Okada Presents Findings on Cancer Vaccine



San Francisco, CA, November 23, 2013 -- Hideho Okada, MD, PhD, professor of neurological surgery, surgery and immunology at the University of Pittsburgh and co-leader of the University of Pittsburgh Cancer Institute’s Brain Tumor Program, presented findings of a brain cancer vaccine at the 4th Quadrennial Meeting of the World Federation of Neuro-Oncology held in San Francisco this past weekend.

According to the study’s findings, the vaccine -- comprised of synthetic peptides and adjuvant poly:ICLC -- was determined to be well-tolerated and induced specific and sustained immune responses against its brain tumor targets. Further, patients with a high magnitude of immunologic responsiveness experienced prolonged progression free survival.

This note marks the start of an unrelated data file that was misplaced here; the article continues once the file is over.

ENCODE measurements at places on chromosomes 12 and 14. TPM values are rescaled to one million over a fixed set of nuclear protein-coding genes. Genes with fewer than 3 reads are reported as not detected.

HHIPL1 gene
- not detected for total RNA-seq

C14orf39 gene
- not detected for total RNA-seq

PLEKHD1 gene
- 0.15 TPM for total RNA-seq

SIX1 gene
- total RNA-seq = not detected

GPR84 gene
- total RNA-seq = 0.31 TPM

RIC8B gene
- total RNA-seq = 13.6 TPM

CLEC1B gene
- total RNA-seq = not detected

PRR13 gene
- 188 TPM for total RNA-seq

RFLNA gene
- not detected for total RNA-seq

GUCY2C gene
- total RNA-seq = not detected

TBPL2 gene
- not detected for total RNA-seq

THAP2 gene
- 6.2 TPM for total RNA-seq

The synthetic peptide vaccine, developed by the University of Pittsburgh researchers, had previously demonstrated single-agent clinical efficacy, including complete responses, in Phase 1/2 trials in both adults and children with high-grade glioma (HGG), including glioblastoma multiforme (GBM).

The study was supported generously by the National Institutes of Health, the Musella Foundation for Brian Tumor Research and Information, as well as the Voices Against Brain Cancer (VABC) Foundation.